Whenever the existence of an extra-solar planet is confirmed, there is reason to celebrate. With every new discovery, humanity increases the odds of finding life somewhere else in the Universe. And even if that life is not advanced enough (or particularly inclined) to build a radio antenna so we might be able to hear from them, even the possibility of life beyond our Solar System is exciting.
Unfortunately, determining whether or not a planet is habitable is difficult and subject to a lot of guesswork. While astronomers use various techniques to put constraints on the size, mass, and composition of extra-solar planets, there is no surefire way to know if these worlds are habitable. But according to a new study from a team of astronomers from Cornell University, looking for signs of volcanic activity could help.
Their study – titled “A Volcanic Hydrogen Habitable Zone” – was recently published in The Astrophysical Journal Letters. According to their findings, the key to zeroing in on life on other planets is to look for the telltale signs of volcanic eruptions – namely, hydrogen gas (H²). The reason being is that this, and the traditional greenhouse gases, could extend the habitable zones of stars considerably.
“On frozen planets, any potential life would be buried under layers of ice, which would make it really hard to spot with telescopes. But if the surface is warm enough – thanks to volcanic hydrogen and atmospheric warming – you could have life on the surface, generating a slew of detectable signatures.”
Planetary scientists theorize that billions of years ago, Earth’s early atmosphere had an abundant supply of hydrogen gas (H²) due to volcanic outgassing. Interaction between hydrogen and nitrogen molecules in this atmosphere are believed to have kept the Earth warm long enough for life to develop. However, over the next few million years, this hydrogen gas escaped into space.
This is believed to be the fate of all terrestrial planets, which can only hold onto their planet-warming hydrogen for so long. But according to the new study, volcanic activity could change this. As long as they are active, and their activity is intense enough, even planets that are far from their stars could experience a greenhouse effect that would be sufficient to keep their surfaces warm.
Consider the Solar System. When accounting for the traditional greenhouse effect caused by nitrogen gas (N²), carbon dioxide and water, the outer edge of our Sun’s habitable zone extends to a distance of about 1.7 AU – just outside the orbit of Mars. Beyond this, the condensation and scattering of CO² molecules make a greenhouse effect negligible.
However, if one factors in the outgassing of sufficient levels of H², that habitable zone can extend that outer edge to about 2.4 AUs. At this distance, planets that are the same distance from the Sun as the Asteroid Belt would theoretically be able to sustain life – provided enough volcanic activity was present. This is certainly exciting news, especially in light of the recent announcement of seven exoplanets orbiting the nearby TRAPPIST-1 star.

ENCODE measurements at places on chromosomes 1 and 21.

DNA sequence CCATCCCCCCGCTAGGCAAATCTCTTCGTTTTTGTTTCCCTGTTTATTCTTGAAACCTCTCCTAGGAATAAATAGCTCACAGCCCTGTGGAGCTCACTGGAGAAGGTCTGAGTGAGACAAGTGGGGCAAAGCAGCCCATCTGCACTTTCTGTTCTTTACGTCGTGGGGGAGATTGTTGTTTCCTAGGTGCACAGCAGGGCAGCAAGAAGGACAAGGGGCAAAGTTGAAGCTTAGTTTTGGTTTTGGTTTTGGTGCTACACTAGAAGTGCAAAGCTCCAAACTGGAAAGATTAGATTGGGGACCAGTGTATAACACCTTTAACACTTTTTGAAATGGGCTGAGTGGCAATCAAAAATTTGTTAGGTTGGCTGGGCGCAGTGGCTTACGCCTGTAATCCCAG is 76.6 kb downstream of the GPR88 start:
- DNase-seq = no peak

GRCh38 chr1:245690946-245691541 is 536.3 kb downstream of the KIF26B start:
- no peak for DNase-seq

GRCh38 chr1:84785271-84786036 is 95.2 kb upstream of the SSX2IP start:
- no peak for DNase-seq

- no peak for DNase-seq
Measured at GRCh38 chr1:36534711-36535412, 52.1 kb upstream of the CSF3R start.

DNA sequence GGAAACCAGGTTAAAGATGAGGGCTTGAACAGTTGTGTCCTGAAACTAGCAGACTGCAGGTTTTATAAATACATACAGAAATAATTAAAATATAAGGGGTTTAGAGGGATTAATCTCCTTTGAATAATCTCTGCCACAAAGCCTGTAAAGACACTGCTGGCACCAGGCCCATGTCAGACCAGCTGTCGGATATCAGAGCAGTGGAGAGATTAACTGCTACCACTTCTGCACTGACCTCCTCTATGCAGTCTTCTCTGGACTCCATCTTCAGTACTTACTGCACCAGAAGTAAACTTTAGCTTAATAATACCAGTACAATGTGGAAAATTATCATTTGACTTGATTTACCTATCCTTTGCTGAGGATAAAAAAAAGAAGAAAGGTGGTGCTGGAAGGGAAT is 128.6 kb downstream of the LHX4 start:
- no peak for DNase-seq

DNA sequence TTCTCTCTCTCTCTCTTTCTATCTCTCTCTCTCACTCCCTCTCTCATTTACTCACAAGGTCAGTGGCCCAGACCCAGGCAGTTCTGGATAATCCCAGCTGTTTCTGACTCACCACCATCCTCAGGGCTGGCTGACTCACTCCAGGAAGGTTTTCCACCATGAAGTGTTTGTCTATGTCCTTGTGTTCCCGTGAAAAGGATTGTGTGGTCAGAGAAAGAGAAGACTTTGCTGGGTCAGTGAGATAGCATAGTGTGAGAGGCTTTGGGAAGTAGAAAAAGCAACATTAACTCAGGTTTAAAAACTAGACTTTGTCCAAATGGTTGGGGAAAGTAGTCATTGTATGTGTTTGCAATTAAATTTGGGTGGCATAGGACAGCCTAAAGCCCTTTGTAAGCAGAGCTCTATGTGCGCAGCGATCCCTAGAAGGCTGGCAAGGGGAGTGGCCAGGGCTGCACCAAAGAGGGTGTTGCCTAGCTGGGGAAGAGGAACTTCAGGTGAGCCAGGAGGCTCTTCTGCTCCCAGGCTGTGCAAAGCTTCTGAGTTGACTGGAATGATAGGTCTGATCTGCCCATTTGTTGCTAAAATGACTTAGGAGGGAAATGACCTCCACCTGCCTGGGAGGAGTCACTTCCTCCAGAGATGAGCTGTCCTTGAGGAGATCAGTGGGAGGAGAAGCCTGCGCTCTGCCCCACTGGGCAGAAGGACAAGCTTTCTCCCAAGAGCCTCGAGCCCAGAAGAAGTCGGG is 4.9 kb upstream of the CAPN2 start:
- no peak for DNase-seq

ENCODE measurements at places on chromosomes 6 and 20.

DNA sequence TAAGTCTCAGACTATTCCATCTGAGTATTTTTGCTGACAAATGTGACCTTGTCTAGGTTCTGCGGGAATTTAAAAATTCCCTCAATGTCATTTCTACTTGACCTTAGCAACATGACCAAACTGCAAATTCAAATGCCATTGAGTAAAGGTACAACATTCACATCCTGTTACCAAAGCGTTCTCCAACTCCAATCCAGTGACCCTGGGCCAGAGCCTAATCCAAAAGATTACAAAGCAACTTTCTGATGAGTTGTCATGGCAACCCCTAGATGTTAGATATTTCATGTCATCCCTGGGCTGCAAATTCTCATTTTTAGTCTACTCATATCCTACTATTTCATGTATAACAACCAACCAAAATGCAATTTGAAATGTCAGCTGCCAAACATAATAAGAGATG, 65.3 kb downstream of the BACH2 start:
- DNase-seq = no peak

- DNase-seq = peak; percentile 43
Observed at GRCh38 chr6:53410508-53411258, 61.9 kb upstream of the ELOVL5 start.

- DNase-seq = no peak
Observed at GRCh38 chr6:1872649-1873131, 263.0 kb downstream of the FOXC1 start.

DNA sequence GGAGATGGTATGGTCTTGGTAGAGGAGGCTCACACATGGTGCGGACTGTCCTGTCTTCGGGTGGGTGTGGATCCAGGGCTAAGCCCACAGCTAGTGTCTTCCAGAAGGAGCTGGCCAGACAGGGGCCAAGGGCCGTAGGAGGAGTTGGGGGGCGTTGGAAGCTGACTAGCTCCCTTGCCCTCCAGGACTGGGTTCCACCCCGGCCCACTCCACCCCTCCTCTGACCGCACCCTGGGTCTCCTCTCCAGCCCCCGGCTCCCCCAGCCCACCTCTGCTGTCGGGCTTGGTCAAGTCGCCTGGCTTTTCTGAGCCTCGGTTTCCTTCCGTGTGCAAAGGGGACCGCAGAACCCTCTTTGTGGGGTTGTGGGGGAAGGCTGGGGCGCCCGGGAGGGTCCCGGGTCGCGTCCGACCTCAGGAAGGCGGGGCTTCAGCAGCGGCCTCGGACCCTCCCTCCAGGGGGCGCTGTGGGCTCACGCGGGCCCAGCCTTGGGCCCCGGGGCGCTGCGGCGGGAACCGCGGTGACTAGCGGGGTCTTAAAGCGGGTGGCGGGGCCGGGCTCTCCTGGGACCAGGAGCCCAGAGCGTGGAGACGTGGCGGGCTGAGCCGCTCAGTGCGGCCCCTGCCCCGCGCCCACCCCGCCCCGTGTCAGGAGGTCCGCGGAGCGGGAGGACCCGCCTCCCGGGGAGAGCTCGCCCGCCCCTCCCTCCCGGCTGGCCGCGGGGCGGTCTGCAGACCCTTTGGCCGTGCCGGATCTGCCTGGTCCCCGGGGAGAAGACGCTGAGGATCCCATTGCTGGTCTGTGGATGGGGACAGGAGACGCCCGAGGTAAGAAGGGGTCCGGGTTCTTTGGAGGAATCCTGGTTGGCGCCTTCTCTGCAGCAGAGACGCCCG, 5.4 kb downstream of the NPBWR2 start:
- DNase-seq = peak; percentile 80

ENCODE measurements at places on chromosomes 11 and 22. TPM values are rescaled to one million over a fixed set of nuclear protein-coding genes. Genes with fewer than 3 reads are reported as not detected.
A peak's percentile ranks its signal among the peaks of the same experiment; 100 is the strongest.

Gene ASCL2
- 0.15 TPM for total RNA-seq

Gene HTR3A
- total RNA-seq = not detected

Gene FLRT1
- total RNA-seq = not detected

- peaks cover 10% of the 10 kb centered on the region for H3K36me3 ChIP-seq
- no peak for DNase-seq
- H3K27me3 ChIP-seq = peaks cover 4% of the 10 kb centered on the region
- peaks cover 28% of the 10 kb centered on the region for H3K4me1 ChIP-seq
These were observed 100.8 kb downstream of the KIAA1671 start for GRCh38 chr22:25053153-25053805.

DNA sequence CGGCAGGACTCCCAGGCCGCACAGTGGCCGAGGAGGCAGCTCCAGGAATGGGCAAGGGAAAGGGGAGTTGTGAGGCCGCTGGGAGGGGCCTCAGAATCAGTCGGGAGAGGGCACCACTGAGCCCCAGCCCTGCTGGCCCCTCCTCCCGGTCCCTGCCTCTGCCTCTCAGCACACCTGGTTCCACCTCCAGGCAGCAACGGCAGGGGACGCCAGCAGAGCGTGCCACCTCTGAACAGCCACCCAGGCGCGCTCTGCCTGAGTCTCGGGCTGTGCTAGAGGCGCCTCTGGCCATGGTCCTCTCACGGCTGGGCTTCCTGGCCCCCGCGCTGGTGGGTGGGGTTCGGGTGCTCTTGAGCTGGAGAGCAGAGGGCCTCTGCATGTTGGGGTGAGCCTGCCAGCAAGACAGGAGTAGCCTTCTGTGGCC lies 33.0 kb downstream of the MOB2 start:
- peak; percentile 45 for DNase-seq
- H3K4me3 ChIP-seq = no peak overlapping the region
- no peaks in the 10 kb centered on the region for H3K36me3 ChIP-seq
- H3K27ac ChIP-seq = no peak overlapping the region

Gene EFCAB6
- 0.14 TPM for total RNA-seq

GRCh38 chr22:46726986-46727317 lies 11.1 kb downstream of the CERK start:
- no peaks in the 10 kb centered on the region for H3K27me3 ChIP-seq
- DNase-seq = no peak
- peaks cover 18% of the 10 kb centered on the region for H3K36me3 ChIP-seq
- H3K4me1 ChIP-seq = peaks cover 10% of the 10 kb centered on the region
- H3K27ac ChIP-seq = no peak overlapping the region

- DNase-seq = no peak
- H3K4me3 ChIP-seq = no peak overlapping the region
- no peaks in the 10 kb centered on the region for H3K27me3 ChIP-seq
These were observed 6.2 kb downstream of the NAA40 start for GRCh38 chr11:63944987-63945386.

Of these planets, three are believed to orbit within the star’s habitable zone. But as Lisa Kaltenegger – also a member of the Carl Sagan Institute and the co-author on the paper – indicated, their research could add another planet to this
“Finding multiple planets in the habitable zone of their host star is a great discovery because it means that there can be even more potentially habitable planets per star than we thought. Finding more rocky planets in the habitable zone – per star – increases our odds of finding life… Although uncertainties with the orbit of the outermost Trappist-1 planet ‘h’ means that we’ll have to wait and see on that one.”
Another upside of this study is that the presence of volcanically-produced hydrogen gas would be easy to detect by both ground-based and space-based telescopes (which routinely conduct spectroscopic surveys on distant exoplanets). So not only would volcanic activity increase the likelihood of there being life on a planet, it would also be relatively easy to confirm.
“We just increased the width of the habitable zone by about half, adding a lot more planets to our ‘search here’ target list,” said Ramirez. “Adding hydrogen to the air of an exoplanet is a good thing if you’re an astronomer trying to observe potential life from a telescope or a space mission. It increases your signal, making it easier to spot the makeup of the atmosphere as compared to planets without hydrogen.”
Already, missions like Spitzer and the Hubble Space Telescope are used to study exoplanets for signs of hydrogen and helium – mainly to determine if they are gas giants or rocky planets. But by looking for hydrogen gas along with other biosignatures (i.e. methane and ozone), next-generation instruments like the James Webb Space Telescope or the European Extremely Large Telescope, could narrow the search for life.
It is, of course, far too soon to say if this study will help in our search for extra-solar life. But in the coming years, we may find ourselves one step closer to resolving that troublesome Fermi Paradox!
Further Reading: Astrophysical Journal Letters